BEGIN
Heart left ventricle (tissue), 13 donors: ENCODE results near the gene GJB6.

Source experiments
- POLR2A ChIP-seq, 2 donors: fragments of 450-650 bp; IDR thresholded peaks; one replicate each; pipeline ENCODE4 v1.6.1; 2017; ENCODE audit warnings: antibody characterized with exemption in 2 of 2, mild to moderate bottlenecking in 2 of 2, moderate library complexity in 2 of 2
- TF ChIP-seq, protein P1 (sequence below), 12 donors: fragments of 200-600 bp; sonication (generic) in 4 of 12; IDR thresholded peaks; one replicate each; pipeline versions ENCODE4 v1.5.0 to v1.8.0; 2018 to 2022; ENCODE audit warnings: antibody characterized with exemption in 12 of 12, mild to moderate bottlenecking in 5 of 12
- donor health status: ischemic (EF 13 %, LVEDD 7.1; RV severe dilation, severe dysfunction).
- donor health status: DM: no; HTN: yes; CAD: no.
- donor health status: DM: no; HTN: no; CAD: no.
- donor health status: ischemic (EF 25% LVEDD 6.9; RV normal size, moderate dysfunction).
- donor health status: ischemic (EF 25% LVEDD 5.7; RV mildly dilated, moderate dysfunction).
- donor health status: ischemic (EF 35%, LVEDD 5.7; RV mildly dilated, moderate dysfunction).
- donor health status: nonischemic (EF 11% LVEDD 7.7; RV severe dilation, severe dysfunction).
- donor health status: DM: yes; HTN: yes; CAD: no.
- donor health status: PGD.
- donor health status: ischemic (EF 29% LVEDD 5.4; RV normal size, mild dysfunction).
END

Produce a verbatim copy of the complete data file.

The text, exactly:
Heart left ventricle (tissue), 13 donors: ENCODE results near the gene GJB6.

Source experiments
- POLR2A ChIP-seq, 2 donors: fragments of 450-650 bp; IDR thresholded peaks; one replicate each; pipeline ENCODE4 v1.6.1; 2017; ENCODE audit warnings: antibody characterized with exemption in 2 of 2, mild to moderate bottlenecking in 2 of 2, moderate library complexity in 2 of 2
- TF ChIP-seq, protein P1 (sequence below), 12 donors: fragments of 200-600 bp; sonication (generic) in 4 of 12; IDR thresholded peaks; one replicate each; pipeline versions ENCODE4 v1.5.0 to v1.8.0; 2018 to 2022; ENCODE audit warnings: antibody characterized with exemption in 12 of 12, mild to moderate bottlenecking in 5 of 12
- donor health status: ischemic (EF 13 %, LVEDD 7.1; RV severe dilation, severe dysfunction).
- donor health status: DM: no; HTN: yes; CAD: no.
- donor health status: DM: no; HTN: no; CAD: no.
- donor health status: ischemic (EF 25% LVEDD 6.9; RV normal size, moderate dysfunction).
- donor health status: ischemic (EF 25% LVEDD 5.7; RV mildly dilated, moderate dysfunction).
- donor health status: ischemic (EF 35%, LVEDD 5.7; RV mildly dilated, moderate dysfunction).
- donor health status: nonischemic (EF 11% LVEDD 7.7; RV severe dilation, severe dysfunction).
- donor health status: DM: yes; HTN: yes; CAD: no.
- donor health status: PGD.
- donor health status: ischemic (EF 29% LVEDD 5.4; RV normal size, mild dysfunction).